This in-house development has been successful in reducing the friction between the CPT rods and soil during testing in very cohesive materials. It’s enabled us to push to much greater depths, avoiding the need to use more expensive and time-consuming drilling techniques.
Pressurised water is pumped through the rods to an outlet opening located approximately 0.5m behind the cone tip and the friction reducer. The water is pumped up the rod string at hydrostatic pressure to form a lubricating layer that reduces the friction between the rods and the ground. The design of the module means the water is distributed behind the cone and therefore has no effect on the cone readings and the CPT data quality remains consistent.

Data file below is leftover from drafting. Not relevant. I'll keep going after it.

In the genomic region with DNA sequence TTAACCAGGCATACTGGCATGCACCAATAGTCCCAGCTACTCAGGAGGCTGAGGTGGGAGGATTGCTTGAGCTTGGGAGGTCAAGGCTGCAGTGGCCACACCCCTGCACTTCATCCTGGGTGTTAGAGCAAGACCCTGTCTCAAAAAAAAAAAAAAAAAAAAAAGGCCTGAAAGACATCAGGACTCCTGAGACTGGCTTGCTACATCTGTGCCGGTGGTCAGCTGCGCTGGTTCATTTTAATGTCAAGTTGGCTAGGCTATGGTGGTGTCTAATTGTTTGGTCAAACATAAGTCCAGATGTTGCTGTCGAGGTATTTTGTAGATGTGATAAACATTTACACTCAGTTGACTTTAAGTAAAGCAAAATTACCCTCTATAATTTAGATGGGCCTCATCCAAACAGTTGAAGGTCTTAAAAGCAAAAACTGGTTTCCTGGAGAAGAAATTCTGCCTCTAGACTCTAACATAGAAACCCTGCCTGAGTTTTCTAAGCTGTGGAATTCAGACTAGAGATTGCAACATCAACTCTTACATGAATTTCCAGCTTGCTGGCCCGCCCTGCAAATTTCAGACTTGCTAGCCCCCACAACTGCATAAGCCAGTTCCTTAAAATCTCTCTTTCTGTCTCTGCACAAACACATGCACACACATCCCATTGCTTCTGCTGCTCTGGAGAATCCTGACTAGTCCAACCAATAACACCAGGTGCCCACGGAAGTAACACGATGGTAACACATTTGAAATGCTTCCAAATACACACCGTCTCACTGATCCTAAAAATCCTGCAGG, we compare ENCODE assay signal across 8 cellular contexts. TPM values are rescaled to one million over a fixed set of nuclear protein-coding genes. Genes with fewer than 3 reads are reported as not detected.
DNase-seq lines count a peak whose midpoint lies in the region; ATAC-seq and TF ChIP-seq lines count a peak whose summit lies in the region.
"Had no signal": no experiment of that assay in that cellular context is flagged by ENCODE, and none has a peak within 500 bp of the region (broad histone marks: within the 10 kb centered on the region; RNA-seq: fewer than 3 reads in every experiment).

Using the lubricating module means CPTs can be carried out at much greater depths, eliminating the likelihood of early refusals in stiff, cohesive clay; this technique has proven effective when pushing in London Clay. Typically a maximum penetration depth of 18-20m in London Clay would result in refusal whilst pushing 18T on the rig. With the application of the lubricating module depths of over 30m can be achieved with only 5T of push force.